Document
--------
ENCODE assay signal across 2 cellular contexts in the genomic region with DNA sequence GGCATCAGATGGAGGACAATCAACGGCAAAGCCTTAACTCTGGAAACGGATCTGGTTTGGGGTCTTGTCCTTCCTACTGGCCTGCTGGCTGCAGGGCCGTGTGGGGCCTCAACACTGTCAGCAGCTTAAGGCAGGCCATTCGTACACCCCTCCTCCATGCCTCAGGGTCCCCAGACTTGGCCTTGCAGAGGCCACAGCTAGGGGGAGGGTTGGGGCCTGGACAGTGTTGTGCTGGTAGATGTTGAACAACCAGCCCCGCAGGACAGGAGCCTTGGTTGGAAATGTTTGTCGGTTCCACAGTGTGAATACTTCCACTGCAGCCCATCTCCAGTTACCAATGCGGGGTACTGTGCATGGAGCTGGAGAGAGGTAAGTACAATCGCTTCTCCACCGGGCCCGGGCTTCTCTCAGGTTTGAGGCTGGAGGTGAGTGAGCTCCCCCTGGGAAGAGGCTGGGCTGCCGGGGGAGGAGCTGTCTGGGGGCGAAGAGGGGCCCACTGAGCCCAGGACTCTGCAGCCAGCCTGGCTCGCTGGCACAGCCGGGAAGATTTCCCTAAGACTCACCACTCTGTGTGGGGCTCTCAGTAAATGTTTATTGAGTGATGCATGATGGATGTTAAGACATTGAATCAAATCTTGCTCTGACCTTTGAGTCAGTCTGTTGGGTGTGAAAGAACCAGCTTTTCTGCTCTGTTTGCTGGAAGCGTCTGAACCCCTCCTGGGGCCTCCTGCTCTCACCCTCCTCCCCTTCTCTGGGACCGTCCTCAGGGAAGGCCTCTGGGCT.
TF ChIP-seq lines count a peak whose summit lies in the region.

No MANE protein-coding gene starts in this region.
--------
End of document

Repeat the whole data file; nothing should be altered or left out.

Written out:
ENCODE assay signal across 2 cellular contexts in the genomic region with DNA sequence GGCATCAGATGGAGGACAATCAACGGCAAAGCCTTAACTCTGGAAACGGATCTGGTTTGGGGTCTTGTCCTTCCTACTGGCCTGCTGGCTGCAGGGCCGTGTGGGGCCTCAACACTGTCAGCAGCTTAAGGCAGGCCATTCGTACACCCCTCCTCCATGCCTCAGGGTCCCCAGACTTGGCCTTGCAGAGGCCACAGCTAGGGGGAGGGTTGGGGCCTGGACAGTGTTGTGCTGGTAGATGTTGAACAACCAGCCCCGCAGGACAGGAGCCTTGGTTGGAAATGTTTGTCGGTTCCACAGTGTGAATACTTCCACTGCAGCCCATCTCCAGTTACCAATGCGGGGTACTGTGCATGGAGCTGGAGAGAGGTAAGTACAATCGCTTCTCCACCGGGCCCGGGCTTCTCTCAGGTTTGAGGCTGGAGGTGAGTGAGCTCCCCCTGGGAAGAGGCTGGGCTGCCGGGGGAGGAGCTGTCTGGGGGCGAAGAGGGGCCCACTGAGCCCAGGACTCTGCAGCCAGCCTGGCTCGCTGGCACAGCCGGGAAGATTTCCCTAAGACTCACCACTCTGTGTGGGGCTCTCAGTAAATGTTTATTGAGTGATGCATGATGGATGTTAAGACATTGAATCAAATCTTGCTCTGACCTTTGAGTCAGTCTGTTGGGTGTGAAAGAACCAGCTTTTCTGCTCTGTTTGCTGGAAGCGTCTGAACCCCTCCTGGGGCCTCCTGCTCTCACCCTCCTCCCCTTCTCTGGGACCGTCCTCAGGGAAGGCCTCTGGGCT.
TF ChIP-seq lines count a peak whose summit lies in the region.

No MANE protein-coding gene starts in this region.